NY’s Bottle Bill Joins The OWM Hall of Shame

A cheap drink made in Brooklyn that is polluting Brooklyn

How does New York’s Bottle Bill work?

New York State’s Returnable Container Act requires every deposit initiator to collect a $.05 deposit on beverage containers containing less than one gallon of carbonated soft drinks, beer, malt beverages, wine coolers or water, sold in New York.

A deposit initiator is the first bottler, distributor, dealer or agent to collect the deposit on a beverage container sold in New York State. You’re a deposit initiator if you:

  • Bottle beverages in beverage containers
  • Distribute beverages in beverage containers
  • Sell beverages in beverage containers
  • Act as an agent on behalf of a registered deposit initiator

Dealers (“retailers”) pay the distributor or deposit initiator at least a 5-cent deposit for each beverage container purchased.

Consumers pay the dealers the deposit for each beverage container purchased. (we pay $.05 to Pepsico and Arizona Teas to litter our environment with every purchase)

Consumers may then return their empty beverage containers to a dealer or redemption center to get their deposit back.

Retailers and redemption centers are reimbursed the deposit plus a 3.5-cent handling fee by the distributor or the deposit initiator for each empty beverage container returned.

http://www.dec.ny.gov/chemical/57687.html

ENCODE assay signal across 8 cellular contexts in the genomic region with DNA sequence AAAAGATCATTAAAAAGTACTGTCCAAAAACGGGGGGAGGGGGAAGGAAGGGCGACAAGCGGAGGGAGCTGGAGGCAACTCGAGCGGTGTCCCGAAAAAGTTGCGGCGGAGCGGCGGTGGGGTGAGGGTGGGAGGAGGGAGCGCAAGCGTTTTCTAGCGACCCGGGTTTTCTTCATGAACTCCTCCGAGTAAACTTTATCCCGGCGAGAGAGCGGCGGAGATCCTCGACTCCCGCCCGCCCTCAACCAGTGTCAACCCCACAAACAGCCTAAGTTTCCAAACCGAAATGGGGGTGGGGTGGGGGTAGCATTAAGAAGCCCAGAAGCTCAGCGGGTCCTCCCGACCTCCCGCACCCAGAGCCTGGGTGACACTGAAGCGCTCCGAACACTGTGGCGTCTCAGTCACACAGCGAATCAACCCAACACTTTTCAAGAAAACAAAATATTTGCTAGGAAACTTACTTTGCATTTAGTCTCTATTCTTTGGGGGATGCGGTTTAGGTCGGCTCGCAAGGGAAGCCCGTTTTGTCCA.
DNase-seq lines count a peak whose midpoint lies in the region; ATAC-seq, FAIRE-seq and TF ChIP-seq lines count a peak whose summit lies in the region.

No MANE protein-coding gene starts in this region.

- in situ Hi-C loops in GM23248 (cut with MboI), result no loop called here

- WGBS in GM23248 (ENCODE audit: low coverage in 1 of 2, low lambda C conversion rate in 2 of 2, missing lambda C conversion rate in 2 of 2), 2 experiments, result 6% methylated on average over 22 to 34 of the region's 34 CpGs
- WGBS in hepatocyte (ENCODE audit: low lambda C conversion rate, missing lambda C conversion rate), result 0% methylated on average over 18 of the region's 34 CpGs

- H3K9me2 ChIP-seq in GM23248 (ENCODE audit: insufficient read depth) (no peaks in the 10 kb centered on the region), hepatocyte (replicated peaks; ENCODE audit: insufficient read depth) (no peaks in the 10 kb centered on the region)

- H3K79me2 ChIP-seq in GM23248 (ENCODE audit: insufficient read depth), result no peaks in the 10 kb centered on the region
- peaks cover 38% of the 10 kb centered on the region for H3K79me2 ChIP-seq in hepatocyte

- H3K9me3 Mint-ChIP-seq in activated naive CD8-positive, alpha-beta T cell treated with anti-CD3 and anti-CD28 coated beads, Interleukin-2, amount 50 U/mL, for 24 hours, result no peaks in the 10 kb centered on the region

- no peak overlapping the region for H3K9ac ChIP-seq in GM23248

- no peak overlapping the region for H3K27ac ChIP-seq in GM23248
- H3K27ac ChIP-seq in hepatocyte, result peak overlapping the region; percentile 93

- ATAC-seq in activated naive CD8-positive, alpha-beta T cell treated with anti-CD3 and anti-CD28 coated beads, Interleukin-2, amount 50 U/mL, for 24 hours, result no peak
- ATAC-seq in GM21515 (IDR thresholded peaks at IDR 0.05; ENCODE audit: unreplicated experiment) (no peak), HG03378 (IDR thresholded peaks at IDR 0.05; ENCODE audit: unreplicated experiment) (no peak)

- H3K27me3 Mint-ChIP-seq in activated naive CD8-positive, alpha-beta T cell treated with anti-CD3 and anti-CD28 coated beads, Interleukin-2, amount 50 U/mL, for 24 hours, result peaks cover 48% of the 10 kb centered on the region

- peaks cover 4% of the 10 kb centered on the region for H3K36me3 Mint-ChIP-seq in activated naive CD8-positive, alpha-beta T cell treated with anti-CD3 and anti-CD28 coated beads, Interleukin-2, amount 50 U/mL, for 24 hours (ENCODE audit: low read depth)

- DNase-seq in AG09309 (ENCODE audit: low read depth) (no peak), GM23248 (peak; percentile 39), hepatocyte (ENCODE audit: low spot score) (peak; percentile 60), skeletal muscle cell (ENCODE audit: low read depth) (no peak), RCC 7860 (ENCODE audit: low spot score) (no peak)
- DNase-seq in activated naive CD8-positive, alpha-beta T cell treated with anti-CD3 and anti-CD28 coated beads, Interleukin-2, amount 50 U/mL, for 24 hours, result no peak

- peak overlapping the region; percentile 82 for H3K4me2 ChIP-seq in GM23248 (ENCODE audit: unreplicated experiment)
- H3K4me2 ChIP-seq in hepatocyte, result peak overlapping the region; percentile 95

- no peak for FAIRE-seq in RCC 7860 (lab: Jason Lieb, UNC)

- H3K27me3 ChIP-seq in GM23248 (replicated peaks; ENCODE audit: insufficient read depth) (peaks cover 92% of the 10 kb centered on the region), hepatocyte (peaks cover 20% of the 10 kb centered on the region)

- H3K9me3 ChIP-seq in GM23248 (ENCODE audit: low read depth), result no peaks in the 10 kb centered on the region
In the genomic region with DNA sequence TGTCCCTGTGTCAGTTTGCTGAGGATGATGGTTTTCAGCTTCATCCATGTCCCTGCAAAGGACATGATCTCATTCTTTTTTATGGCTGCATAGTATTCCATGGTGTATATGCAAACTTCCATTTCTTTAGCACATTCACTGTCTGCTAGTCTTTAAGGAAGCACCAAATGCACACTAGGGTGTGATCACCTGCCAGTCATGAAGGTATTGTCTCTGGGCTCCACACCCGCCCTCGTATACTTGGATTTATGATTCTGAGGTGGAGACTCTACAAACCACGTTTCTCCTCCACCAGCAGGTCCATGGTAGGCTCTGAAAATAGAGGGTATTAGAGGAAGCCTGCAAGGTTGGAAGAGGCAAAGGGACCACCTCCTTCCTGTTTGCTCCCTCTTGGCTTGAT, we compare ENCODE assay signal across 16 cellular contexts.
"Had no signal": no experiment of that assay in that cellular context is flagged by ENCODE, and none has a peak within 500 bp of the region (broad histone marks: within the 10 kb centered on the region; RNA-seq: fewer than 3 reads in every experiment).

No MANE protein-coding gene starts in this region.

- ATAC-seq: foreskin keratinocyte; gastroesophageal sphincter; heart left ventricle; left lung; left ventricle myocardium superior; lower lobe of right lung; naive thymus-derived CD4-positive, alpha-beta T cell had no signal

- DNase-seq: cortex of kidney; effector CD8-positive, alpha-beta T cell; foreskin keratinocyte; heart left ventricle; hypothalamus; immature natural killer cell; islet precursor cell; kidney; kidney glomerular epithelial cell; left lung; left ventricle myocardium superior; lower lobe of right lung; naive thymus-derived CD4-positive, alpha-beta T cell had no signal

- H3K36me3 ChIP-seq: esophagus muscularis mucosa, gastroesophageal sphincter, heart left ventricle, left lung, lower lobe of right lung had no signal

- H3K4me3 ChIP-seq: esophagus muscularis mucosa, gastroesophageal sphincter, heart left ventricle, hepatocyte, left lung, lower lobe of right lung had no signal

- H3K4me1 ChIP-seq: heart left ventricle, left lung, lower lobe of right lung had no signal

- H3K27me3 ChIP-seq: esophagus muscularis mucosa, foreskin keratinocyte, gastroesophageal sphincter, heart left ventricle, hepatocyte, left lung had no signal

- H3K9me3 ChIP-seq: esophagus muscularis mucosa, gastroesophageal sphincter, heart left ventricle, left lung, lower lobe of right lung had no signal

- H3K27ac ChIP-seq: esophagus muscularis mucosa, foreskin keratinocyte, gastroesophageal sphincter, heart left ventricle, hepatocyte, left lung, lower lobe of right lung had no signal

What beverages are covered by NY’s Bottle Bill?

Carbonated Soft Drinks, Sparkling Water, Carbonated Energy Drinks, Carbonated Juice (anything less than 100% juice, containing added sugar or water)
Soda Water
Beer and Other Malt Beverages
Mineral Water – Both carbonated and non-carbonated mineral water
Wine Products
Water that is flavored or nutritionally enhanced

What beverages are not covered by NY’s Bottle Bill?

Milk Products
Wine and Liquors
Hard Ciders
Tea  hello@drinkarizona.com
Sports Drinks  there is no contact info for Gatorade
Juice
Drink Boxes
Waters Containing Sugar

Let’s look at what is littered on our streets from Gatorade and Arizona Teas.  Both companies do not have deposit agreements with NY. I encounter this litter everyday on my 15 minute walk to work from Clinton Hill to Downtown Brooklyn on Dekalb Ave.

     

Take a moment to learn which companies have deposits for your state. It makes a difference.

The consumer deposit tax is not the best system to protect our environment but that is a topic for another blog.

Natural Ways To Consume Electrolytes

Until next time,

Garbage Girl

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Jamaica Junk

These are a few of the items Martin found during our cleanup of Canarsie Pol in Jamaica Bay.  You have to wonder what happened to Marcus Nigel Nicholas.  Did Ashley Carvalho and Cassidee Bush need multiple copies of so many credit cards?  Did they contact all of those banks that the cards were lost? They all have security codes on the back signature strip. Are they legitimate?